(12-18-2018 01:08 PM)Eddie W. Shore Wrote: [ -> ]I like the European keyboard better than the US keyboard. The fact that I can see the arithmetic symbols on the European keyboard instead of silver on silver already makes that design a winner.

There is a European version of the TI-36X Pro called the TI-30X Pro MultiView. Spot the difference:

I think TI probably released the new MathPrint models to compete with the Casio ClassWiz models better. There is a TI-30X Plus MathPrint and a TI-30X Pro MathPrint. The "Plus" model has less functions, more like the TI-30XB/TI-30XS. I'll probably get the TI-30X Pro MathPrint next year to see how it compares with the TI-36X Pro / TI-30X Pro MultiView. The pictures I posted previously were not to scale.

Is the math print version of the 30 multi view faster than the 36 Pro?

See, this is what doesn’t make sense. Isn’t the TI-30X Pro MultiView a lower model, missing several features and lacking the functionality of the TI-36X Pro? Just like the HP-32E is a higher model than the HP-31E, isn’t the TI-30X Pro MultiView a downgrade of the TI-36X Pro?

(12-18-2018 03:05 PM)ijabbott Wrote: [ -> ]Spot the difference:

It appears the only difference is the label "MultiView"

(12-19-2018 12:13 AM)Matt Agajanian Wrote: [ -> ]See, this is what doesn’t make sense. Isn’t the TI-30X Pro MultiView a lower model, missing several features and lacking the functionality of the TI-36X Pro? Just like the HP-32E is a higher model than the HP-31E, isn’t the TI-30X Pro MultiView a downgrade of the TI-36X Pro?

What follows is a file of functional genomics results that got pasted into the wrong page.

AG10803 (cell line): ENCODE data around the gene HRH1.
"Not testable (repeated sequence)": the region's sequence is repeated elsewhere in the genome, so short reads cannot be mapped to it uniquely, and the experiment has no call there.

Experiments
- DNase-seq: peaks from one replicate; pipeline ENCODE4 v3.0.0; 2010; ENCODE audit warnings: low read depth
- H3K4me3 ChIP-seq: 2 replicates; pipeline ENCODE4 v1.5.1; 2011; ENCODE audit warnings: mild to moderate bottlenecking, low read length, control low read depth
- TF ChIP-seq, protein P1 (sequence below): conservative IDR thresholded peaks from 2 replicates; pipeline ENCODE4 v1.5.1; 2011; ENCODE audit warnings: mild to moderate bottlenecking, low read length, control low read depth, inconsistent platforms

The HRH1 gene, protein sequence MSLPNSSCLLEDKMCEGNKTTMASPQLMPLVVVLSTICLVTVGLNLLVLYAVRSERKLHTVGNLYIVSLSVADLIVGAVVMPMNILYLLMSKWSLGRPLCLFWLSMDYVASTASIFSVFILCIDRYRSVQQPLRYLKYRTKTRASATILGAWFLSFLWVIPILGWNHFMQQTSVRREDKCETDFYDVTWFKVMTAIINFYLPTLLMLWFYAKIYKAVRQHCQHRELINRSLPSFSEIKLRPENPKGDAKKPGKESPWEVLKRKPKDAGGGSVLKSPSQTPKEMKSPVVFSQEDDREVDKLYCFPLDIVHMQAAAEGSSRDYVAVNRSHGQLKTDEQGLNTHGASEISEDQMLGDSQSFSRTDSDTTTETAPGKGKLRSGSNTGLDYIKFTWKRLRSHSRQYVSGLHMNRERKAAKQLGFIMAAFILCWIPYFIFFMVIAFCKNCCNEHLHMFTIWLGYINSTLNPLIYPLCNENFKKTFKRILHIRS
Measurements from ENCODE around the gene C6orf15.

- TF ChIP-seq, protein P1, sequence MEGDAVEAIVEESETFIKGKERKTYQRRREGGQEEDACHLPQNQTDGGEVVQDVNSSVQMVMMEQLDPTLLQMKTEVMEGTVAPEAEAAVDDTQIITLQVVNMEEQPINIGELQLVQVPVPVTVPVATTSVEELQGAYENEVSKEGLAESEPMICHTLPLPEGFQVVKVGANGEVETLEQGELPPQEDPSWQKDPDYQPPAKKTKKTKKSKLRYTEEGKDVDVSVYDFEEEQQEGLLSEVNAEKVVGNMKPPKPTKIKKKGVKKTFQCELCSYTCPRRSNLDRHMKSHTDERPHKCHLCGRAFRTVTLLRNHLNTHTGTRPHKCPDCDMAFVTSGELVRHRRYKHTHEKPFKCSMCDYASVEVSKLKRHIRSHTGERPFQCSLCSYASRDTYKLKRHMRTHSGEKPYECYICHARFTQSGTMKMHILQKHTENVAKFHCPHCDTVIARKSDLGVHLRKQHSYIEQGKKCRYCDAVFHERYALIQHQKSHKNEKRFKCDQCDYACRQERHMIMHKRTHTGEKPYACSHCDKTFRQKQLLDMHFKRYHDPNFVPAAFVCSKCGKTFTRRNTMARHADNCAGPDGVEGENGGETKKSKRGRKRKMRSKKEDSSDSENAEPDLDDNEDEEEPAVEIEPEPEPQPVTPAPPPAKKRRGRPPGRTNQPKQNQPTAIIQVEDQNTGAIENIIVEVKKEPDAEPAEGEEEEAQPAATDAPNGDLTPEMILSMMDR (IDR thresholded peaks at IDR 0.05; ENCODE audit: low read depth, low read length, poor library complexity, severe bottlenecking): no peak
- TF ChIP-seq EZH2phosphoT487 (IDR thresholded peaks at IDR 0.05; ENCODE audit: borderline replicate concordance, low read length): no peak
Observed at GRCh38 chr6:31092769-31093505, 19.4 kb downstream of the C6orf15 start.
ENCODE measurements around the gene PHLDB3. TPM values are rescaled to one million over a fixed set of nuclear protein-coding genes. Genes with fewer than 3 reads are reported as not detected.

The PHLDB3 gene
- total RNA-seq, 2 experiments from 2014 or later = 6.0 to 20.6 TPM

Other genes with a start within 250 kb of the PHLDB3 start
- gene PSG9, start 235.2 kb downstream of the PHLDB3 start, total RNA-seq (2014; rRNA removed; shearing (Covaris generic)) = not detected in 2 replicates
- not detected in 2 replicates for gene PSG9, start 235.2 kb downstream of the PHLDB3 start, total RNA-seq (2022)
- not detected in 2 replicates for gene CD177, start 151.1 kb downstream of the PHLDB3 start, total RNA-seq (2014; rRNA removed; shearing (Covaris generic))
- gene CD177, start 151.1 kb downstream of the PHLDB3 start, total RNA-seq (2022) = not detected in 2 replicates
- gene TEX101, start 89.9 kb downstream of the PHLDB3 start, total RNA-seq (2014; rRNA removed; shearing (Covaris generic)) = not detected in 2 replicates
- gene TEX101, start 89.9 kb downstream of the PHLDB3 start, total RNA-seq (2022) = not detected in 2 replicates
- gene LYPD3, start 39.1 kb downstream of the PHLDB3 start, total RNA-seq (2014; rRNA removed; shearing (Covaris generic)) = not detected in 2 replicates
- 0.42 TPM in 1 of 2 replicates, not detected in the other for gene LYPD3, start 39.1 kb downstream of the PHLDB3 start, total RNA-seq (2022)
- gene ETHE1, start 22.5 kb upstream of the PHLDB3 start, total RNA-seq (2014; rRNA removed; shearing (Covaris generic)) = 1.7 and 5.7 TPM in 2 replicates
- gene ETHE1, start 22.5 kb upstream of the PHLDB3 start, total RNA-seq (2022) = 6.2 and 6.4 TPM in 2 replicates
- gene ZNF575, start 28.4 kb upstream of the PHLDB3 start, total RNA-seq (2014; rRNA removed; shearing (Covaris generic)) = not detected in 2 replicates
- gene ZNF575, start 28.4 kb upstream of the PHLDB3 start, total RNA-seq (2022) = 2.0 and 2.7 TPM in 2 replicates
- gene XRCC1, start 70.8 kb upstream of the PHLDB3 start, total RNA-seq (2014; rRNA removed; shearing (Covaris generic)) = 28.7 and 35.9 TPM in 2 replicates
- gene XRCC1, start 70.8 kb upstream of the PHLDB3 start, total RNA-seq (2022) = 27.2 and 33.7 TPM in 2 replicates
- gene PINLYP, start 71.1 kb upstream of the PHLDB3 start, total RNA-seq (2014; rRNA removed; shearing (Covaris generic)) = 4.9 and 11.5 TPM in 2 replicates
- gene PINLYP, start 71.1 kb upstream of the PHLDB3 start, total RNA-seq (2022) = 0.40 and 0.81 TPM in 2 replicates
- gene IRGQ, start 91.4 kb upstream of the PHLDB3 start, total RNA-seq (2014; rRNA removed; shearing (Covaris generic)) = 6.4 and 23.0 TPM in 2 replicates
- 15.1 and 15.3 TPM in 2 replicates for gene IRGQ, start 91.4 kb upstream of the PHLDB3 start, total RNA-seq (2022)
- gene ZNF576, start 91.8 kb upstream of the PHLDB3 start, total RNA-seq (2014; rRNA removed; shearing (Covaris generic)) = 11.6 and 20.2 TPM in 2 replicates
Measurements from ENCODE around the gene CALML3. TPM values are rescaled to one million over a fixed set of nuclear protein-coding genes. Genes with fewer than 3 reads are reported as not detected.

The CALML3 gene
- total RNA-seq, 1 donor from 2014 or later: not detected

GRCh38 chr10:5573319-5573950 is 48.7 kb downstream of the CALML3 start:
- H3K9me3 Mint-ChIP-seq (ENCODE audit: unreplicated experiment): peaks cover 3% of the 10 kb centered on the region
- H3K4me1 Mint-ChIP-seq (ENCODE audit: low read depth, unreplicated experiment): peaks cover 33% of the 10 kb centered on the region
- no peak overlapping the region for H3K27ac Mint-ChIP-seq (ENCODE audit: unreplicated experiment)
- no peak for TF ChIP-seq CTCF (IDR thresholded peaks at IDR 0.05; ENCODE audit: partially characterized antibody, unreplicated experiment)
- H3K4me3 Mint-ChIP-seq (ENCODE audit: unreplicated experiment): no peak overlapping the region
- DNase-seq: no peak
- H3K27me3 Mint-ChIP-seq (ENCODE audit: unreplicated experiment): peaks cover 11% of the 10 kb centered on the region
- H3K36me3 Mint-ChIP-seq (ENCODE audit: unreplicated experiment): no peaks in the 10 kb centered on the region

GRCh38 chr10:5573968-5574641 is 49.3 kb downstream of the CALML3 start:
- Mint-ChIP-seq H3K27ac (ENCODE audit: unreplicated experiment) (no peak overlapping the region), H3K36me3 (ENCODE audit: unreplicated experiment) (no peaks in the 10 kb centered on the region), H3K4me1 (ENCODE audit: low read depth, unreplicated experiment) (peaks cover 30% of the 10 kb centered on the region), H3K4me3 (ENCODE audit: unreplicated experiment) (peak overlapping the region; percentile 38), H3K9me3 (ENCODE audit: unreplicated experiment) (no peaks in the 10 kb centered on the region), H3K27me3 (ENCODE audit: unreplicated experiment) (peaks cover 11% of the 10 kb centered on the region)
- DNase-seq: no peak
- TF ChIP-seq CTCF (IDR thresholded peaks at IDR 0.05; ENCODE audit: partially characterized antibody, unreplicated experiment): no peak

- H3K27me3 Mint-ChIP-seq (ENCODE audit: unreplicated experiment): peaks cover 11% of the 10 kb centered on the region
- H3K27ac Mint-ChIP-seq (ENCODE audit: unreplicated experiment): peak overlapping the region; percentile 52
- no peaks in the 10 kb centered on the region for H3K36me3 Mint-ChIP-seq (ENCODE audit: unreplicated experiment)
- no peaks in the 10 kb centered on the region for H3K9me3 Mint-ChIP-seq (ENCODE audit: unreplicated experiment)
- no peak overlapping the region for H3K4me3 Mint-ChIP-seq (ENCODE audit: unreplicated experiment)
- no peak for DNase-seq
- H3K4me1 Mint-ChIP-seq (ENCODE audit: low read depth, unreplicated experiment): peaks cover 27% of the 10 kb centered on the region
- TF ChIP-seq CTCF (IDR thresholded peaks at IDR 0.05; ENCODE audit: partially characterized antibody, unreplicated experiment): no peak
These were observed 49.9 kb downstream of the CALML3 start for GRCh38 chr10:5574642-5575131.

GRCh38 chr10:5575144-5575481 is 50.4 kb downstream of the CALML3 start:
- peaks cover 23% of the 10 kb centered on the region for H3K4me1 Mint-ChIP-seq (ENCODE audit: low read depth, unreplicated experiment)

No, it's just a different name for the same thing. If you compare the PDFs

TI-30X Pro MultiView Guidebook (English) and

TI-36X Pro Guidebook (English) you will see no differences in functionality, although the person who got the job of converting the TI-36X Pro English manual for the TI-30X Pro MultiView managed to screw up the special characters in a few places.

I don't know why they changed the name for the European market.

When (if?) the new TI-30X Pro MathPrint model makes it to the North American market, I expect they will rename it (perhaps to TI-36X Pro MathPrint?).

EDIT: You might have been thinking of the TI-30X

Plus MultiView. Apparently, someone figured out that you could access the

Pro functions on that calculator by pressing several keys at once!

Note that the new MathPrint models also come in

Plus and

Pro variants.

EDIT 2: The TI-30X Plus MultiView was a special version of the TI-30X Pro MultiView for use in German and Austrian schools with certain "banned" features removed (until someone figured out how to re-enable them!).